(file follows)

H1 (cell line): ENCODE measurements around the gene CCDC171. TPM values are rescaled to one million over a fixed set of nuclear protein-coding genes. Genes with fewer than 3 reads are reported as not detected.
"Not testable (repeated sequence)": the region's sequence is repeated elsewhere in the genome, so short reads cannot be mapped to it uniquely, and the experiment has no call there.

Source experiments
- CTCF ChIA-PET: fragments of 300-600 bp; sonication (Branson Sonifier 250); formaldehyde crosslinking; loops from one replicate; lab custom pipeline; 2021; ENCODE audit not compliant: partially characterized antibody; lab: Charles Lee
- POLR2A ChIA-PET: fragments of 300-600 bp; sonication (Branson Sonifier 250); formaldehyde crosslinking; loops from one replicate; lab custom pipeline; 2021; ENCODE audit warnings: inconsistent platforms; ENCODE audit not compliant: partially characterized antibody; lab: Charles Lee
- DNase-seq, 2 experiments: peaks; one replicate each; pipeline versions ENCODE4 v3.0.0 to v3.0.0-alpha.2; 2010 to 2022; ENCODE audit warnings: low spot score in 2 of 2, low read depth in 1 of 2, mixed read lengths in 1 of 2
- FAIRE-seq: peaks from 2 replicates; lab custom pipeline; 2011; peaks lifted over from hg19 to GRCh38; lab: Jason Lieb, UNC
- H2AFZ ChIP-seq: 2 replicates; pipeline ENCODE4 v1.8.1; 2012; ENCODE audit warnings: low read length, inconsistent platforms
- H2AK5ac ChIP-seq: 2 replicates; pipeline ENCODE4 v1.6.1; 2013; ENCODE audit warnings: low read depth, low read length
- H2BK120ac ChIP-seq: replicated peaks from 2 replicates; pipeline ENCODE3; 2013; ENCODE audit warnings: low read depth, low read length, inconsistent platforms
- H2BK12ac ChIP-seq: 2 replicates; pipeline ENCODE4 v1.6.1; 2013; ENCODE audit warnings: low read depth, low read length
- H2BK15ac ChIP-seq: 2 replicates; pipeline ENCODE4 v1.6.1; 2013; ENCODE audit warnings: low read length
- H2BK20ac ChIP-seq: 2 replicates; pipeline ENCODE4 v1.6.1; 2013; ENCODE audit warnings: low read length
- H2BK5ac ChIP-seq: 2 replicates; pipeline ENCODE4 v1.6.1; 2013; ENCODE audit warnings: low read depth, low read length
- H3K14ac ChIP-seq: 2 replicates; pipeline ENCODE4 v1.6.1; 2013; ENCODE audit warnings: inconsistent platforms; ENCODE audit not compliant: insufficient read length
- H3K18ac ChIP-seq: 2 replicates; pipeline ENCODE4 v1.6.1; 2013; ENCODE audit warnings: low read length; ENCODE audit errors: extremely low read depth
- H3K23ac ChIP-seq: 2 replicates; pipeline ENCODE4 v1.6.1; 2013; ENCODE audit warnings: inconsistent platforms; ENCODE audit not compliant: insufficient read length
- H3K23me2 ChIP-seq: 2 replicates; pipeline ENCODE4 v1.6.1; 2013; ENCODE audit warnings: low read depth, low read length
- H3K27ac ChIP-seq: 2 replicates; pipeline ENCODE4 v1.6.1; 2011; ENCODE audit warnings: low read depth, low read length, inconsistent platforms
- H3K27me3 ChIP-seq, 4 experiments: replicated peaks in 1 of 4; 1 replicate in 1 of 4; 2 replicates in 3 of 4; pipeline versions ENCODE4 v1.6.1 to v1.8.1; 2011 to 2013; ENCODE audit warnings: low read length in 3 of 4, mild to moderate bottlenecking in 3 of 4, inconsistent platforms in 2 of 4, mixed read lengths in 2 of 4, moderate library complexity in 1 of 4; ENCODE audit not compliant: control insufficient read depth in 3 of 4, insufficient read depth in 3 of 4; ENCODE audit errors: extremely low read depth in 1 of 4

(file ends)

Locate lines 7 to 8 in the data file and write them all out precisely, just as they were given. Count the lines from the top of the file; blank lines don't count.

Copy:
- FAIRE-seq: peaks from 2 replicates; lab custom pipeline; 2011; peaks lifted over from hg19 to GRCh38; lab: Jason Lieb, UNC
- H2AFZ ChIP-seq: 2 replicates; pipeline ENCODE4 v1.8.1; 2012; ENCODE audit warnings: low read length, inconsistent platforms